Thursday, 30 September 2010

A trip away from the Yorkshire Wolds to the Eden Project - Pt1

Ever since the Eden Project opened my wife has been wanting to visit. So, recognising that however great the Yorkshire Wolds are, sometimes there are other parts of the country to see we decided to make a whistle stop tour to the South West to see this "wonder of the world" as it's sometimes described. 

Village green (England's longest) - Frampton on Severn
We had from Saturday lunchtime until Tuesday evening to do the visit and decided that we should break the journey in to manageable stages. Recognising the environmental impact of our long driving journey all our accommodation selected was to be organic and have decent environmental credentials. My wife was in charge of accommodation booking and choosing the locations. We set off at about one on Saturday and as we drove to the south west I was given clues as to where the location of our first night's stop was to be. I didn't get the name of the place but after many clues did guess that the place where we were to stay has the longest village green in England.  That place is Frampton on Severn and the green runs to some 22 acres in total. The area around the green is a conservation area with some fine houses including Frampton Court and is well worth a visit if you should happen to pass-by or need somewhere to break up your journey like we did. 

Evening sun - Gloucester and Sharpness Canal
Arriving earlier than planned we decided that we should try and take in a little of the surrounding countryside. Between the village and the River Severn is the Gloucester and Sharpness Canal and we followed the towpath along this substantial canal. The walk was pleasant with river traffic to watch and views across what once would have been marshes to the river and beyond. We turned back after a mile or so but had we had the time just a bit further up the towpath is the famous  Wildfowl Wetlands Trust site at Slimbridge.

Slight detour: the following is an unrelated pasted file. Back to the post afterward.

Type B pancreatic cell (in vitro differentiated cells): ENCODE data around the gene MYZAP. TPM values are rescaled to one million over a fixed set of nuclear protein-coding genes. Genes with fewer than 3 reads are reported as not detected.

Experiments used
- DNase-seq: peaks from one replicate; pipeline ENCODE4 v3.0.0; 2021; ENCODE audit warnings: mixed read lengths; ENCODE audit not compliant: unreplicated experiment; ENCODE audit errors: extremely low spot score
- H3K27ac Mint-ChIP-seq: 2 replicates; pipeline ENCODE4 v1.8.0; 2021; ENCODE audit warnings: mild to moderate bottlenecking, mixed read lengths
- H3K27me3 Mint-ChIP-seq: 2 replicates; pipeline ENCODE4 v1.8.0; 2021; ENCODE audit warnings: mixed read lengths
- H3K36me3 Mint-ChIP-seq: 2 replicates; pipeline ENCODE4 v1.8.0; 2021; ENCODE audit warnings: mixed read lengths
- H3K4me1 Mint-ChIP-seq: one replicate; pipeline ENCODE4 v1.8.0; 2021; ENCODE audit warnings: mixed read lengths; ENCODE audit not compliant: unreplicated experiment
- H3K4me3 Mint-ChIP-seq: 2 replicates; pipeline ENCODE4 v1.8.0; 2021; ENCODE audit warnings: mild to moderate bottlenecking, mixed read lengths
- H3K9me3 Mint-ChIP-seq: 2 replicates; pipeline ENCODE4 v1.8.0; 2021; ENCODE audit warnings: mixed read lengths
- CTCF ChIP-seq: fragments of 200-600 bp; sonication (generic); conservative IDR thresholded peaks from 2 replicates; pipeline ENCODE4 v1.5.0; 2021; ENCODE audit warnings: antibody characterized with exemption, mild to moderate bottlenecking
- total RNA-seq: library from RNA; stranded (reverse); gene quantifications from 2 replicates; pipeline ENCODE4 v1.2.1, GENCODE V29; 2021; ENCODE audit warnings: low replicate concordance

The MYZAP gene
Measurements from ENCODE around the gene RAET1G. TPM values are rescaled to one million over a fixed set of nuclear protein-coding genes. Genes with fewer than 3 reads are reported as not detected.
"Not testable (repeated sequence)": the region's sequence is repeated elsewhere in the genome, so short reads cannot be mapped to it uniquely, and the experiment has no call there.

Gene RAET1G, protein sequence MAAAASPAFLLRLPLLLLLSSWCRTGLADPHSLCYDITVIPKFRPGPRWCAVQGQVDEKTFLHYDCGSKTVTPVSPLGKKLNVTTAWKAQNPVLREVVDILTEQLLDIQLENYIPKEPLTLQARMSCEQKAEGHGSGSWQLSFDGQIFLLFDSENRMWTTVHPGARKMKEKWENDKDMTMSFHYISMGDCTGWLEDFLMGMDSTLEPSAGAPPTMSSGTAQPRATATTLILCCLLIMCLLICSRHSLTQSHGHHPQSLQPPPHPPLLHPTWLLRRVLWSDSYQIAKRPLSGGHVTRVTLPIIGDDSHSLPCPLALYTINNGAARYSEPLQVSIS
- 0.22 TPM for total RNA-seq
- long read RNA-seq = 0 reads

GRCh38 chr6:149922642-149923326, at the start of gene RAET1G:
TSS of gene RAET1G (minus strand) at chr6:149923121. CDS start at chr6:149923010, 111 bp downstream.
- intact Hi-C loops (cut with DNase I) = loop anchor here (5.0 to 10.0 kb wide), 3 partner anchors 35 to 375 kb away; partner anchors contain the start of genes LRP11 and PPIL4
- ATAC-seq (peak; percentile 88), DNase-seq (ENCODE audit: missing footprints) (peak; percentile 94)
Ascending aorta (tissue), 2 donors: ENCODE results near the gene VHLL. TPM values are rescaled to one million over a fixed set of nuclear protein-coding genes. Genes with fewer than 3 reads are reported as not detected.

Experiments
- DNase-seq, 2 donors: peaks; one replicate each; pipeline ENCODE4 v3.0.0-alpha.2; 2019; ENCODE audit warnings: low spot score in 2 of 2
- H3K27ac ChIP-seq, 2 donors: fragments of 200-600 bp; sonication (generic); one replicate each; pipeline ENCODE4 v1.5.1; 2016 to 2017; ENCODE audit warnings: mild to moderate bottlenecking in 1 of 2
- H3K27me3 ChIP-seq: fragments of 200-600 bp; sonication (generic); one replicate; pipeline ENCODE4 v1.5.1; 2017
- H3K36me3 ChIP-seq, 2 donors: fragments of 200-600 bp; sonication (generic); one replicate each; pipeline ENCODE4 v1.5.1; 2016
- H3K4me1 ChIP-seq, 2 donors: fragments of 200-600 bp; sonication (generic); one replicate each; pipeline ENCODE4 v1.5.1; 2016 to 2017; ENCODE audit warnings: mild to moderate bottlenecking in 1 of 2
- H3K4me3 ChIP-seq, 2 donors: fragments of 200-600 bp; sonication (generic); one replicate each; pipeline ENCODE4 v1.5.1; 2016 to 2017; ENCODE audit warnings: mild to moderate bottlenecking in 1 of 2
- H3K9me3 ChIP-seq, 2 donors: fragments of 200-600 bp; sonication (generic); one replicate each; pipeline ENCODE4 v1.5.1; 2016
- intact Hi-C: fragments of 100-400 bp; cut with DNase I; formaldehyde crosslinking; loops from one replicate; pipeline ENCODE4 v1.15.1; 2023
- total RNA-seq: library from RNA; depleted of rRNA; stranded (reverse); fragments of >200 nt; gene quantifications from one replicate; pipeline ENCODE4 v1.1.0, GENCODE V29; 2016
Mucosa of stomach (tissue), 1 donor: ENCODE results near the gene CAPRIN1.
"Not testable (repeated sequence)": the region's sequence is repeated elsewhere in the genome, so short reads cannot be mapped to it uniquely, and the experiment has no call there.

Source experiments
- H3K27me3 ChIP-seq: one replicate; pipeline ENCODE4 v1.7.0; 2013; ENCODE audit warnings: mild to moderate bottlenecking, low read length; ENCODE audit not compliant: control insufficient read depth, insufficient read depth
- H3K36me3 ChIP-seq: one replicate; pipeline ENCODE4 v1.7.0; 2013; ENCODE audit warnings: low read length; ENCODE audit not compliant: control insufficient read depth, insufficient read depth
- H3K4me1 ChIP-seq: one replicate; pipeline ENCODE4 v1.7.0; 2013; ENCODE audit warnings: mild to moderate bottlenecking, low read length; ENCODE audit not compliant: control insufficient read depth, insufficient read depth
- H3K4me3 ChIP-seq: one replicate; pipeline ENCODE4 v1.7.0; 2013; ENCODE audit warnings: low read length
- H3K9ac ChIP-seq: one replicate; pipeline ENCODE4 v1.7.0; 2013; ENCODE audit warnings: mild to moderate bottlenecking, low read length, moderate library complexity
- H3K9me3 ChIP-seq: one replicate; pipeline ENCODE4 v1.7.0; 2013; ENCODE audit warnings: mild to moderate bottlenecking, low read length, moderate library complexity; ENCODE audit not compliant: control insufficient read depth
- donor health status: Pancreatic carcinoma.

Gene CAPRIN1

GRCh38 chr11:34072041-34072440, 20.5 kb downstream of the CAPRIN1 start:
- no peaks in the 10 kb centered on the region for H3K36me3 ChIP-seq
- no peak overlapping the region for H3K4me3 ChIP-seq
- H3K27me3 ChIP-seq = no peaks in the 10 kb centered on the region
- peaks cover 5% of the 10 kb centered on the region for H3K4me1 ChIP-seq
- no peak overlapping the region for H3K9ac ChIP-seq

We turned back as time was getting on and day was fast turning to evening and we needed to get to our accomodation for the night. The place chosen was the True Heart Guest House - The name wasn't chosen because it had been set up as some special venue for young lovers to have their trysts but as it was the name of the pub that this house was converted from in the 1960's. Also fitting in with our plan to be as green as possible the property is featured in  "Alistair Sawday's "Special Places to Stay: Green Europe""

The True Heart is a smart whitewashed double fronted house with a small parking area and garden to the front. Veronica our host showed us to our room and separate private bathroom. Our room was a twin and needed to accommodate two separate beds but had we been staying for anything more than one night it would have been a little on the small side for me with no real room to stretch out. We were staying in a room at the front of the house and had no real view other than the front garden. The room and bathroom were impeccably clean and we soon decided to freshen up and go see what food the local pub had available. We decided with our hosts help that we would try the Bell. 

Frampton on Severn
The Bell stands at the very end of the one end of the green and with us staying on a quiet road beyond the other end we took a pleasant stroll past many of the period properties standing along the edge of the green. I can confirm that having walked up and down the green it is long. The pub was packed and we had no chance of getting a table in the restaurant area; we would have to take our chances in the bar. The local football team had just arrived and whether they were celebrating a famous victory or drowning their sorrows I shall never know but the volume of the good natured banter was high. We managed to find a table amongst the crowd. Not ideal but we were pushing our luck on a Saturday night. to find anywhere to eat that wasn't already full. Volume aside I enjoyed a couple of pints of a local bitter and a good Steak and Ale Pie with my wife having a good plate of stuffed peppers.

After the meal we wandered back along the darkened green to the guest house as street lights are not a major feature in Frampton on Severn. In the morning breakfast was served in a small dining room at a single table with the other guests, who, it turned out were from Yorkshire too. The breakfast was good with high quality local produce clearly featuring and our host was attentive to our needs. We packed and left straight after breakfast as we were eager to start part two of our journey. The True Heart and Frampton on Severn had been good choices for a stopping off point. I left there wondering whether my wife had chosen as well for the second night. To be continued........ 

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